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I just realized - with the amazing powers and abilities of their ubiquitous search engine and all the plugins so eagerly snatched up by web-(designers/developers) that Google will be able to make it turn up on webish things that 'ogle' is the new 'd'.
I certainly understand where you're coming from - and the parentage clearly point in that way. However, at present, Bing hardly makes its way to the second circle of hell. Essentially, it is because no one would notice much or for long if it just went away.
Anything that is unrelated to elephants is irrelephant Anonymous - The problem with quotes on the internet is that you can never tell if they're genuine Winston Churchill, 1944 - Never argue with a fool. Onlookers may not be able to tell the difference. Mark Twain
§12 opens with (in my very amateurish, un-authorized translation): When not done for profit, single copies of a published work may be made for private use. Such copies may not be used for any other purpose.
... There are a number of restrictions, such as you cannot set up a service to do the copying for others. For a few clases of works (architecture, electronic games, ...) you do not have this right to created copies. But for movies / music (and other sound, such as audio books and radio plays), you have this explicit right to make copies.
You cannot demand a copy, though: The rights holder may apply whatever kind of copy protection to make it difficult for you make a copy; you cannot complain about that. But if you succeed in making a copy, for private non-commercial use, without breaking any of the restricitons, the rights holder cannot sue you.
It started with books: Again and again, when I wanted to buy a copy of one of my favorite books as my gift to a friend, it was "out of print". (That's a much bigger problem in a small language, like Norwegian with about 5 mill native speakers, than in English.) So nowadays, I buy a couple extra copies of my most valuable books, so that I have them available as gifts even when out of pring.
I started buying DVDs before video streaming was commonplace, and I still buy my movies on DVD/BD. Whenever I see lists of new movies available for streaming, I look through the list of discontinued movies, and brighten up every time I can say: Fortunately, that movie is still available in my bookshelf! (It happens all the time.)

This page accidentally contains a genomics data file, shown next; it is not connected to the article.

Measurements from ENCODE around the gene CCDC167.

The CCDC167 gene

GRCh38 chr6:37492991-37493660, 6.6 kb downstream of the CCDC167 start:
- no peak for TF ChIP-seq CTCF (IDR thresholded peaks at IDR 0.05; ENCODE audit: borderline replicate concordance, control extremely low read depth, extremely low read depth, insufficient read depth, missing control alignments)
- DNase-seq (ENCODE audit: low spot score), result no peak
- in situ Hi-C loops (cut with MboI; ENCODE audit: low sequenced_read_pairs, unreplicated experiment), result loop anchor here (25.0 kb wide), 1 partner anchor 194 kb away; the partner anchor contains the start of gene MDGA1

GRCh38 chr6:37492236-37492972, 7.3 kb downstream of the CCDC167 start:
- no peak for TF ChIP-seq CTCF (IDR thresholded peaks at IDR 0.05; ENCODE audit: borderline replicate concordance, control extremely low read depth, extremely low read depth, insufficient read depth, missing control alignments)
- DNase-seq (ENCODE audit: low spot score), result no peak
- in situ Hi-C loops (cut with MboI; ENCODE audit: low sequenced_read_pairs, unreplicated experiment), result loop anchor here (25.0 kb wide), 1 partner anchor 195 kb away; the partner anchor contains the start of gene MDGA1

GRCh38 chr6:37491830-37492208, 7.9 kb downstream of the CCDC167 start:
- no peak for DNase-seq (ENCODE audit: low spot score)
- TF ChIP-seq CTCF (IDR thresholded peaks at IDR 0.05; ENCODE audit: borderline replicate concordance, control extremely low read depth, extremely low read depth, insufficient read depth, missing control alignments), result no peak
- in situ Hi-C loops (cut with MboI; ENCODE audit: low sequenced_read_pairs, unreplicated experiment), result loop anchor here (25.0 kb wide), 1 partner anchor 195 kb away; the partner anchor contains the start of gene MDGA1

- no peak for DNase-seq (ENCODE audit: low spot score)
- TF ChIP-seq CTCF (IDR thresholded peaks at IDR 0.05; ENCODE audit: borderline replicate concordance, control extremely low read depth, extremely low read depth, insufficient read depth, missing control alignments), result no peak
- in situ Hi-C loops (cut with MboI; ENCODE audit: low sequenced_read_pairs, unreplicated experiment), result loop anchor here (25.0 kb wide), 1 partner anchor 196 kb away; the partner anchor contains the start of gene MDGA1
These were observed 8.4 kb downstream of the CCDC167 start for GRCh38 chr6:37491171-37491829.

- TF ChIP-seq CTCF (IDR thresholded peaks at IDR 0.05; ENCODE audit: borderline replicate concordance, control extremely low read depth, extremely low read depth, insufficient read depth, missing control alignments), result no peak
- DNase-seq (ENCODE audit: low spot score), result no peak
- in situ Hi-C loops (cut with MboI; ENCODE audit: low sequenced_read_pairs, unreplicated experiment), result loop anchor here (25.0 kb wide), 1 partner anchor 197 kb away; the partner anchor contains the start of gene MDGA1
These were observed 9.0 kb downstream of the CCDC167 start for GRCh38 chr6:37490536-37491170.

A number of movies, documentaries etc. are not available on DVD/BD; the only way to see them is on internet - usually for a limited time. If they were available, I would have bought them. I download them to make sure they are as permanently available as if I had bought a physical copy. Several times, I have had a downloaded copy for a couple of years when the movie finally comes out on DVD/BD, and I buy a physical copy.
Sometimes I am too late: Last Friday, I watched on YouTube a great concert with a favorite group of mine, deciding that I would preserve it. It was late at night, so I postponed it until Saturday. On Saturday, the concert was taken off YouTube due to copyright violations. A significant number of YouTube video copies I've got are no longer available online; sometimes there are copyright issues, but most often they are simply gone. I am happy to have my own copies.
Also, my own copies can be played where I do not have an internet connection. That happens quite often, when vacationing, when visiting friends etc. I show a lot of my movies to a friend who has an internet connection, but not where we watch movies (in another house on the property). I am in the planning stage for a home movie theater, and I still haven't seen any good reason for installing an internet connection there (it is unsuitable for wireless). So I will continue moving physical copies from my PC to my movie player.